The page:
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Exclusief interview met Derek Arnold (Vober Dand)



Derek Arnold

In The Force Awakens werden diverse nieuwe wezens en leden van de Resistance en de Republic geïntroduceerd. Creature performer Derek Arnold nam er van alle drie een voor zijn rekening! Mede dankzij zijn ervaring in de productie War Horse was hij een van de twee personen die de Luggabeast tot ‘leven’ brachten en speelde hij verder Vober Dand en chancellor Villecham.

Eind april had ik het genoegen om deze veelzijdige acteur te mogen interviewen voor

Interview met Derek Arnold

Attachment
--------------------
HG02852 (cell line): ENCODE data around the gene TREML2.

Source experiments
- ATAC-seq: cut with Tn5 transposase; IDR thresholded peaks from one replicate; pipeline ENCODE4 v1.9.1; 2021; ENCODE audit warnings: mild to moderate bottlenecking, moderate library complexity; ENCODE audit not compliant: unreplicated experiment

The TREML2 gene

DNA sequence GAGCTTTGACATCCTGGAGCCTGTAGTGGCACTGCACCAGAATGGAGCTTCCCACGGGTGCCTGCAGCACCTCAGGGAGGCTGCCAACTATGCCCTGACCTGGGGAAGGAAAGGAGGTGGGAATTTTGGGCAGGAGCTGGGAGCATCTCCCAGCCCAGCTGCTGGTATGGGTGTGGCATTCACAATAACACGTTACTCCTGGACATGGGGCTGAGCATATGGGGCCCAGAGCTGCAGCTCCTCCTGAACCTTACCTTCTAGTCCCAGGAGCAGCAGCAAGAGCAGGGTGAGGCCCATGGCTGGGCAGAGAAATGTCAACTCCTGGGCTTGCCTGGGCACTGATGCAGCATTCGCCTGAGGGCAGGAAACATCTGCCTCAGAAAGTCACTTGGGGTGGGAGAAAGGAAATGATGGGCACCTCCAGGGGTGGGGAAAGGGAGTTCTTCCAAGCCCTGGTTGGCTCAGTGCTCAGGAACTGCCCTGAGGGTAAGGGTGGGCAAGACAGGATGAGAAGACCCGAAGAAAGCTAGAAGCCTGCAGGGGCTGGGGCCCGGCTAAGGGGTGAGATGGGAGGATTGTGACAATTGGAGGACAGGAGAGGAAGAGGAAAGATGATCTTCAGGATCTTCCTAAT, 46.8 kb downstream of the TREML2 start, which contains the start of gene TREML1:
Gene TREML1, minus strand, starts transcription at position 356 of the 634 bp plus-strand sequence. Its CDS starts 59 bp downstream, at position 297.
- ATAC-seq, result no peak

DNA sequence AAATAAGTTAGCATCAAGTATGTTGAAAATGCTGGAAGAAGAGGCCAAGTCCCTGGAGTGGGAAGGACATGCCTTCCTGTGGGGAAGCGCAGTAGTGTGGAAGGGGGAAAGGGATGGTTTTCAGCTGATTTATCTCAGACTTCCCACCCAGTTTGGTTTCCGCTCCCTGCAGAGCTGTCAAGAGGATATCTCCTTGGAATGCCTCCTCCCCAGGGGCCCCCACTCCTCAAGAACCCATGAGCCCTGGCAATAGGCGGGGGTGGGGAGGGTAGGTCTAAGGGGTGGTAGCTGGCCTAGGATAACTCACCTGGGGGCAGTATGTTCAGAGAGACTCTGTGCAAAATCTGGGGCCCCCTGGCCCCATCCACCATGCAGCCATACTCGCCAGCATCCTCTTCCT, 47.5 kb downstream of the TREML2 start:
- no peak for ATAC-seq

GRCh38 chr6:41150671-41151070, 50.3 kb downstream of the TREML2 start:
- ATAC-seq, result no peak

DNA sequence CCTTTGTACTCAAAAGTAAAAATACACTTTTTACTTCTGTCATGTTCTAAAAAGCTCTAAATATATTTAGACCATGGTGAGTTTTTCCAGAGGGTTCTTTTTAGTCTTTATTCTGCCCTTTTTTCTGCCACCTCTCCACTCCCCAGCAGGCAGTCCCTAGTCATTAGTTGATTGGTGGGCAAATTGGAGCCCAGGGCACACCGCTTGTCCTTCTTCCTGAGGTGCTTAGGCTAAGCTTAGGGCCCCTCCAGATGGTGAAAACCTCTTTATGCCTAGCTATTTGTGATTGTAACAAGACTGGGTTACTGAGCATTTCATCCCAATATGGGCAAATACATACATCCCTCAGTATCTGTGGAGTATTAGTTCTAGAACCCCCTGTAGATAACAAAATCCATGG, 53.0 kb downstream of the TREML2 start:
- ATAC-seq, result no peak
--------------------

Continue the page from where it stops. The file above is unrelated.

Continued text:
Hi Mr. Arnold, let’s start at the beginning: how did you start your career the movie business?

I started acting as a teenager in Canada and then went on to drama school in Toronto. I moved to England in 2008 to continue my career in theatre and after a few years acting on stage I was given the opportunity to work in film and Star Wars was the first film I was cast in.

In The Force Awakens you played two parts: Vober Dand and Chancellor Villecham. Besides this you also puppeteered the Luggabeast. How did you get cast for The Force Awakens and how did you get these specific roles?

In 2012 I was part of the team that puppeteered Lord Voldemort in the opening ceremony of the London Olympics, where I met Brian Herring who was the puppet co-ordinator for The Force Awakens and puppeteer for BB8. At that time I was in rehearsals for the West End play War Horse and the week after the Olympics opened I began my contract as a puppeteer for Joey the horse.